Whether you are just beginning to investigate electric solar energy systems, or already have a system in place, there are many terms commonly used throughout the solar industry which you may be unfamiliar with. To ease confusion and understand important features and elements of electric solar energy systems, familiarize yourself with some industry lingo. Knowing the meaning behind these terms and phrases will help you better understand the valuable information you read, or what your electric solar energy contractor is saying so you can make informed decisions.
Balance of system: This phrase refers to the solar panel racking, wiring, conduit, and roof integration components necessary to install an electric solar energy system.
Interconnection: Interconnection refers to your electric solar energy system’s connection with the electric utility grid. In order to tie your system to the utility grid, therefore interconnecting it, you’ll need permission from the utility provider; Smith Sustainable Design can guide you through this process.
Kilowatt hour: A kilowatt-hour, often abbreviated as kWh, is equal to 1000 watt-hours. Electric companies bill in kilowatt-hours and you may measure your home’s electric solar energy use in this unit as well.
The grid: The grid refers to the network used deliver electricity from the utility company to the end user. When you install a “grid-tied” electric solar energy system, your system is connected to the utility grid, where you can access electricity from the utility if your system hasn’t produced enough for use, and deposit any additional electricity created by your system. “Off-grid” systems are not connected to the electric utility grid.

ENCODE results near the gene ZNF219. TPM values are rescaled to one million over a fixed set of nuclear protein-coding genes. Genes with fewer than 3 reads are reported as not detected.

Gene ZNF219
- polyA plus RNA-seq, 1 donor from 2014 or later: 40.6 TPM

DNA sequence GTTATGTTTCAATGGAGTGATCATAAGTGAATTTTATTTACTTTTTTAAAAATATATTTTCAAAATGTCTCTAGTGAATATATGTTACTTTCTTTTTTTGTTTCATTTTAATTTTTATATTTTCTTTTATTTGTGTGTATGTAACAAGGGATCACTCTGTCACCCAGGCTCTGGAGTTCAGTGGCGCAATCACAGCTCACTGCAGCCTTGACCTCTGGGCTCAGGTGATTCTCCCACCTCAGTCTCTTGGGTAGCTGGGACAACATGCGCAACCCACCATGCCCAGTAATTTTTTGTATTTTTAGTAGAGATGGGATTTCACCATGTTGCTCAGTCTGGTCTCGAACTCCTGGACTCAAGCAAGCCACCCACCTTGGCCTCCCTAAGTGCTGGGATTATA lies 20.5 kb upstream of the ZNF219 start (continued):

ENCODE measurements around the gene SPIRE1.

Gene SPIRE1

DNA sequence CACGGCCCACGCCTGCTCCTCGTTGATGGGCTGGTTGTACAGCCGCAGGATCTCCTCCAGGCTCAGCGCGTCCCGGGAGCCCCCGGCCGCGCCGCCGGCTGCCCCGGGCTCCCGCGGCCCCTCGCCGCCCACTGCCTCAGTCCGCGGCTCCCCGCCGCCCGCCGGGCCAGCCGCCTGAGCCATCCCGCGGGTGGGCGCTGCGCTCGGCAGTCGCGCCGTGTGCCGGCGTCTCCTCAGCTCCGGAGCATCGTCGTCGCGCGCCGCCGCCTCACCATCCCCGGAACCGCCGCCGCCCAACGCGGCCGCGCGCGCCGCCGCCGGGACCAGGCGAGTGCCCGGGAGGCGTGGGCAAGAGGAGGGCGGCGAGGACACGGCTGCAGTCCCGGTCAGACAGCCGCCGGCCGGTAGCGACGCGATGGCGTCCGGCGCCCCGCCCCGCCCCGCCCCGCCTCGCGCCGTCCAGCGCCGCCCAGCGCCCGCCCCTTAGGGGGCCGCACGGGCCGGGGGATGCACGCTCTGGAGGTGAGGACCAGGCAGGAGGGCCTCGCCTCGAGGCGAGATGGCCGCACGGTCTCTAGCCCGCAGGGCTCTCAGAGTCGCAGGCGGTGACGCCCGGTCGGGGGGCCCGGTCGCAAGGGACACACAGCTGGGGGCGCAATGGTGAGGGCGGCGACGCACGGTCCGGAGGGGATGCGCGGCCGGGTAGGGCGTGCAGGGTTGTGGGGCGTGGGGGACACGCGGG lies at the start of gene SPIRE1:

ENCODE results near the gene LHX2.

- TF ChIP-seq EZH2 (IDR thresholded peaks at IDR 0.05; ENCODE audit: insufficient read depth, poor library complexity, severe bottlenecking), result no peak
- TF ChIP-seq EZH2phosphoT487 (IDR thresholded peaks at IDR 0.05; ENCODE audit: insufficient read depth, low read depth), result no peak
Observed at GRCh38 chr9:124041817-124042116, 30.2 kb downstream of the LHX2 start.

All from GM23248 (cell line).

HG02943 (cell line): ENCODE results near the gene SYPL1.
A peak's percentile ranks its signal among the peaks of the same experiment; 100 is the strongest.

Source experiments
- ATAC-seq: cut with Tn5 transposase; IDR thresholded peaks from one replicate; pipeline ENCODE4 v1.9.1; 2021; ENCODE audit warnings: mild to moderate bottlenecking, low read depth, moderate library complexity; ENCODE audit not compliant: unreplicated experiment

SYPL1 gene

Net metering: With an electric solar energy system that is tied to the electricity grid, the utility company uses net metering to measure the amount of energy your system produces along with the amount of energy you are producing.
Solar inverter: A solar inverter is a necessary component of an electric solar energy system. This piece of equipment converts the direct current (DC) produced by the solar panels to create alternating current (AC) electricity for use in your home or business. If you have a grid-tied electric solar energy system, the solar inverter also works to deliver excess electricity to the grid.
If you have questions about any electric solar energy terminology you come across in your research or conversations, feel free to contact us for further explanation and advice. Smith Sustainable Design educates our customers on electric solar energy in order to help them make informed choices.